THE government is willing to fork out money to help property owners replace old lifts, Chief Executive (行政長官) Carrie Lam Cheng Yuet-ngor (林鄭月娥) says.
During a Legislative Council (立法會) question-and-answer session, Lam acknowledged the administration is concerned about lift safety, as the recent spate of accidents involving lifts is alarming.
She said the government is ready to introduce policies to improve the situation, including offering fi nancial assistance.
Pro-establishment lawmakers Edward Lau Kwok-fan (劉國勳) and Gary Chan Hak-kan (陳克勤) proposed establishing a HK$2 billion fund to subsidise property owners in replacing old lifts.
Should the subsidy scheme go ahead, Chan agreed to draw a line in regards to imposing the mandatory replacement or maintenance for lifts that exceed a certain age.
According to a report by the Electrical and Mechanical Services Department (機電工程署) submitted to Legco, 80 percent of the 66,000 lifts in Hong Kong fail to adhere to the latest safety standards.
While lift repairs are voluntary, the report revealed that only 5,200 lifts have been upgraded since 2011.
Kowloon West New Dynamic (西九新動力), a community group, interviewed 247 residents in the district, and found that more than 90 percent of respondents support replacing the old lifts in their buildings if the government subsidises the exercise.
More than half of the respondents reported that lifts in their buildings had malfunctioned or undergone maintenance this year, while 70 percent acknowledged the need to replace the lifts.
Lawmaker Priscilla Leung Mei-fun (梁美芬), of the Business and Professionals Alliance for Hong Kong (香港經濟民生聯盟), concurred that a subsidy fund should be launched, saying many owner corporations cannot afford to pay at least HK$800,000 to replace one old lift.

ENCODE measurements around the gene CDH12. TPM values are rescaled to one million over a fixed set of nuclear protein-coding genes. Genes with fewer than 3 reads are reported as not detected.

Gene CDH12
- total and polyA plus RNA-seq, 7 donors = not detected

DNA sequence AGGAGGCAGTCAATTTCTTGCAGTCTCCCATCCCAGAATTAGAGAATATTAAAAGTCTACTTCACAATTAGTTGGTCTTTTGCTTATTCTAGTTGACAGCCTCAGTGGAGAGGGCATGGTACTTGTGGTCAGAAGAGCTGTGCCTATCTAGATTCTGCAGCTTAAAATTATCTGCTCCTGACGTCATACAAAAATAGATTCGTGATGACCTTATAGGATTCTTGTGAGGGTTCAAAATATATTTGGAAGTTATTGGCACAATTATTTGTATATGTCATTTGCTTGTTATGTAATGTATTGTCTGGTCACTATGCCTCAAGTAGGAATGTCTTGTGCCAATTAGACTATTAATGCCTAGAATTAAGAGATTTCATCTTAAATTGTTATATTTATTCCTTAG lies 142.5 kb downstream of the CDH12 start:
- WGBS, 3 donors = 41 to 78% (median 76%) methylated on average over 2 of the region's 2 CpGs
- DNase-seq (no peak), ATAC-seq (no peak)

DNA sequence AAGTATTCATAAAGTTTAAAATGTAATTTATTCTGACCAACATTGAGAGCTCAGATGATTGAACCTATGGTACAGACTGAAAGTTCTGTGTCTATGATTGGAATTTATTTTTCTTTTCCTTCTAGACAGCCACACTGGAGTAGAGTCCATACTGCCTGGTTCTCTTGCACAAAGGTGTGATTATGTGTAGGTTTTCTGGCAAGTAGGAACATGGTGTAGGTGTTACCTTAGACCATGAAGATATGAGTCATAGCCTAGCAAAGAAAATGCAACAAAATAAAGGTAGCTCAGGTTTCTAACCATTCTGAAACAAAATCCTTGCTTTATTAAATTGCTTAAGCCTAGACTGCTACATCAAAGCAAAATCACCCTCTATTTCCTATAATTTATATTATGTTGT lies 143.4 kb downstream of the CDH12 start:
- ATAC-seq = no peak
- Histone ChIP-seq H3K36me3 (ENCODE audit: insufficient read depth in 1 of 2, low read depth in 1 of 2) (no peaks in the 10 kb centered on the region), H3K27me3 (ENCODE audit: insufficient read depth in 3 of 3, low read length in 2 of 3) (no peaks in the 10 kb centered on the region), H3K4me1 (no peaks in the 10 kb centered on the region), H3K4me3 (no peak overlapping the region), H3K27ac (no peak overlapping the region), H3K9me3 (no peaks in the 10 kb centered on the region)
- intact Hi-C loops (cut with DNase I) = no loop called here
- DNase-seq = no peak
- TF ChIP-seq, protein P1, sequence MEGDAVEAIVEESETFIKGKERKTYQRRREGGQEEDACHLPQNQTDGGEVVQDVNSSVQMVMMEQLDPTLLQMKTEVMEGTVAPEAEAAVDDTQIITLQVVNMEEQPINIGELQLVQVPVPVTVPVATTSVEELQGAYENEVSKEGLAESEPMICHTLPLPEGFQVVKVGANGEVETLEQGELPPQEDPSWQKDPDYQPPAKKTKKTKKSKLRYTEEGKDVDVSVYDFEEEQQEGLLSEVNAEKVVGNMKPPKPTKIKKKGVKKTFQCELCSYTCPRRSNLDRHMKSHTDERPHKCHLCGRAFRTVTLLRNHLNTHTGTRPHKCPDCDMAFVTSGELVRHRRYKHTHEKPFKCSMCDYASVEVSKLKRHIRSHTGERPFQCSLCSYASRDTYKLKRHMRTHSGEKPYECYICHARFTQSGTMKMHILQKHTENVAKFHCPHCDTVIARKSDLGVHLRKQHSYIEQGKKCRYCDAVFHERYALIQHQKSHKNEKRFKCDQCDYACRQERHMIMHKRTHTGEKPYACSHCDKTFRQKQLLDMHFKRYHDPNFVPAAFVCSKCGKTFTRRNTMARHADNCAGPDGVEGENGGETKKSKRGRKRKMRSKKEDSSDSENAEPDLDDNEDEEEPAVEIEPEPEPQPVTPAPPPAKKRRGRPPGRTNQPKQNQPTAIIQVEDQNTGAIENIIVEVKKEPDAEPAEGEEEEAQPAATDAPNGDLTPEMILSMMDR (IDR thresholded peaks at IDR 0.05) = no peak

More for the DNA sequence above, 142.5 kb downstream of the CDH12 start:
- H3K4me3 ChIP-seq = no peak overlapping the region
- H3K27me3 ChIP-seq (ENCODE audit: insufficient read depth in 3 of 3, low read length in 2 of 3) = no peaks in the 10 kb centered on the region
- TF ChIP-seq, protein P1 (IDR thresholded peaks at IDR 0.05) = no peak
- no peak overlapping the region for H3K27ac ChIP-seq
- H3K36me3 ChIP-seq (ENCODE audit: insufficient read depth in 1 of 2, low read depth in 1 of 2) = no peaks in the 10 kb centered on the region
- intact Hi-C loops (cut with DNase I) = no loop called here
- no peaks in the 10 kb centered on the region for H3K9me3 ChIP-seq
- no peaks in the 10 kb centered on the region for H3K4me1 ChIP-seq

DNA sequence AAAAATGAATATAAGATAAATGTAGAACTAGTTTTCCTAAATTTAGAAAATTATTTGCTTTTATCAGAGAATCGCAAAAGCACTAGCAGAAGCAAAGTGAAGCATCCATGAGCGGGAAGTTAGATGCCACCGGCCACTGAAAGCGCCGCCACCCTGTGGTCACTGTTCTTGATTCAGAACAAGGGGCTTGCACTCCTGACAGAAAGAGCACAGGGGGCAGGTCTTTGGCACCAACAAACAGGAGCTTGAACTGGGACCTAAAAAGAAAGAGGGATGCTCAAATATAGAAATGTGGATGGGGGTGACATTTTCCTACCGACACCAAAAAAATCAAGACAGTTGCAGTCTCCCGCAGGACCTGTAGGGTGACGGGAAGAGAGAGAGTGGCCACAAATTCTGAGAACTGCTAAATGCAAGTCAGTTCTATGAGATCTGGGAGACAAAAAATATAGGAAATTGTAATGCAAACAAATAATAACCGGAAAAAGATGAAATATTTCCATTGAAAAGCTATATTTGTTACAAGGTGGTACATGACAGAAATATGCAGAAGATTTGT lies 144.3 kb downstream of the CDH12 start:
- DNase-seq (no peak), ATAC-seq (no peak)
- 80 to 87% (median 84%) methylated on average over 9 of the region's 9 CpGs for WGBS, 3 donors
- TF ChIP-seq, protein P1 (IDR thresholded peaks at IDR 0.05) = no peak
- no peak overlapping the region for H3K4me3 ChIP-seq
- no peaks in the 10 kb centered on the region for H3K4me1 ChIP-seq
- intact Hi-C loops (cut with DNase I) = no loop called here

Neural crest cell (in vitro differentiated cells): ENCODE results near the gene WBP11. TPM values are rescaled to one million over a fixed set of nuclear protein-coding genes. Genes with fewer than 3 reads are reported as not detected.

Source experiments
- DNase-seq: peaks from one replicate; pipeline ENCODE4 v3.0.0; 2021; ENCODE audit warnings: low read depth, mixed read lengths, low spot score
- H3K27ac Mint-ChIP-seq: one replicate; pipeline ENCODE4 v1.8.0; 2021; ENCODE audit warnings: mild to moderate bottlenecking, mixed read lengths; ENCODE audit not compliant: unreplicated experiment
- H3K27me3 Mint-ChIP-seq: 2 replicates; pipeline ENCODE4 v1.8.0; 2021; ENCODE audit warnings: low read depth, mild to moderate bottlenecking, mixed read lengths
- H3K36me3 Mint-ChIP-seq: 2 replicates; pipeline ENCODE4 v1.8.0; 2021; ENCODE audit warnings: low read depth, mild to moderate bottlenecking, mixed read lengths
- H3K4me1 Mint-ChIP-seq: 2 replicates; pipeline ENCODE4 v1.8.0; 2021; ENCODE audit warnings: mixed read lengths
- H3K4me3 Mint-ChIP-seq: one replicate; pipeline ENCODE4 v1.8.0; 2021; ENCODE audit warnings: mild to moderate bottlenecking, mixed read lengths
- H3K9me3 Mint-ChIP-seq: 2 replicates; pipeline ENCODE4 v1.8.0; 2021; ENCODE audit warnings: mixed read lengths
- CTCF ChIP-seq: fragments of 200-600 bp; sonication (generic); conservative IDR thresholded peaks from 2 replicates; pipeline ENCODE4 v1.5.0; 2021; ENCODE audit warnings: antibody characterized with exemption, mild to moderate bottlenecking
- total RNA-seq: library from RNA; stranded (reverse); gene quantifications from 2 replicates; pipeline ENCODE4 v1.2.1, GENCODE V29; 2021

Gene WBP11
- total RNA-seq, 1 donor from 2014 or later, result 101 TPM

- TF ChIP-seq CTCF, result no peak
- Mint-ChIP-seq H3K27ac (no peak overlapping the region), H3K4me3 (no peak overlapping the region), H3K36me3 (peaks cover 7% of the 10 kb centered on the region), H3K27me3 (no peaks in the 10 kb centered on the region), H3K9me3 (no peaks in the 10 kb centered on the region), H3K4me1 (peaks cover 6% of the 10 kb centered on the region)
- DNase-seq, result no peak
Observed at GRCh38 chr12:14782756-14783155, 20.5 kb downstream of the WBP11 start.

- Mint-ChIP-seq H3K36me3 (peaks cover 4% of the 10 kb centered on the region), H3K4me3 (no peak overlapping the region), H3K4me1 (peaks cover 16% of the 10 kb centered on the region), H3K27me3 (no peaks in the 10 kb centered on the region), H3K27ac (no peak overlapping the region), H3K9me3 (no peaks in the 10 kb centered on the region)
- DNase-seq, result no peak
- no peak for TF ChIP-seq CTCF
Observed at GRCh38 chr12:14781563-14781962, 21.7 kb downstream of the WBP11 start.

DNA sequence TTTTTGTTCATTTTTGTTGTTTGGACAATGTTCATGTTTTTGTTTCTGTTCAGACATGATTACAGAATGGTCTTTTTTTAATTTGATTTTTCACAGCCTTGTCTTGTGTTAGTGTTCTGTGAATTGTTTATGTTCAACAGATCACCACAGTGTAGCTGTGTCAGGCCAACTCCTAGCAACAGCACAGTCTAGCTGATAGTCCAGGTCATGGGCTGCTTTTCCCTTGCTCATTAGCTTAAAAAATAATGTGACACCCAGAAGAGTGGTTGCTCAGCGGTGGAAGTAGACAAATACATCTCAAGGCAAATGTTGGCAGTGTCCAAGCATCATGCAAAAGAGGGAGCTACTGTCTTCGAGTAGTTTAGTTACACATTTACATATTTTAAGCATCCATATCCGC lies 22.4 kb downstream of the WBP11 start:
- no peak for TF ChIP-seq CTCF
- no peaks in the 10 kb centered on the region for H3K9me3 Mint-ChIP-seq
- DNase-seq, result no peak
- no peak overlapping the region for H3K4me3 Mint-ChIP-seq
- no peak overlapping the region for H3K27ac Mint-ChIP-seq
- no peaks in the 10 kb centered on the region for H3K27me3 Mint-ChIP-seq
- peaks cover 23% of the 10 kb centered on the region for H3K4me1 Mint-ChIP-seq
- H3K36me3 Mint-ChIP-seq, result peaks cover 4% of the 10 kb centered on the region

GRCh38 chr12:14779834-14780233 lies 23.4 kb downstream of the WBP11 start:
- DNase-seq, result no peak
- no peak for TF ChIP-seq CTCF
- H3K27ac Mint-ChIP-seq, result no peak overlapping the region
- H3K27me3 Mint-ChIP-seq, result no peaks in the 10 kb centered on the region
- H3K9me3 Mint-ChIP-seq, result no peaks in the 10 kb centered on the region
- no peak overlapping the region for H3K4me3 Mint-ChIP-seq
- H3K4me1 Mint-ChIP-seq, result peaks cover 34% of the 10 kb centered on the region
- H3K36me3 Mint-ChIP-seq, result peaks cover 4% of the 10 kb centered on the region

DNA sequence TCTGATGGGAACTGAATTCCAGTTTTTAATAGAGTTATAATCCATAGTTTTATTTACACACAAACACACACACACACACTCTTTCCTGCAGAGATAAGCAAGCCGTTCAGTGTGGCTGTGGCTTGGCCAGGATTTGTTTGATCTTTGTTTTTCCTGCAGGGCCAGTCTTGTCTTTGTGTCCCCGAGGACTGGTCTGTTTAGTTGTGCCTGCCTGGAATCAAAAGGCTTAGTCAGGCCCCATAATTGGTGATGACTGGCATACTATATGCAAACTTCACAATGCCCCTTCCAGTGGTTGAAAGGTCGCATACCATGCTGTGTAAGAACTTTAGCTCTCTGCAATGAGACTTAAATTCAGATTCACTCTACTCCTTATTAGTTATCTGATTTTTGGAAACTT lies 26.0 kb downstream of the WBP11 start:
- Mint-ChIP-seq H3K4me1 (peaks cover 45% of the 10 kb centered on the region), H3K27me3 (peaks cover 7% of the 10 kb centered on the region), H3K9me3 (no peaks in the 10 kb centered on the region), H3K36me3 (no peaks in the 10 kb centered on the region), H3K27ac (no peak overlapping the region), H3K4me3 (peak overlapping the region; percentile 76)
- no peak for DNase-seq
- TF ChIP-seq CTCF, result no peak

Federation of Trade Unions (香港工會聯合會) lawmaker Jonathan Ho Kai-ming (何啟明) also voiced his support for the replacement fund.
He added the government should ask property owners to submit documents to prove they have fulfi lled their responsibilities in doing regular check-ups.
Meanwhile, the Lift and Escalator Safety Advisory Committee (升降機及自動梯安全諮詢委員會) earlier discussed whether the government should impose mandatory maintenance or replacement on old lifts that have been used for a certain number of years.
The committee’s chairman, Otto Poon Lokto (潘樂陶), said lifts that have been in service for some 40 or 50 years are highly likely to face mandatory replacement, but he noted the committee has yet to reach a decision.
The government is also considering providing financial aid to modernise lifts through various other means.
(This article is published on Student Standard on 1 June 2018)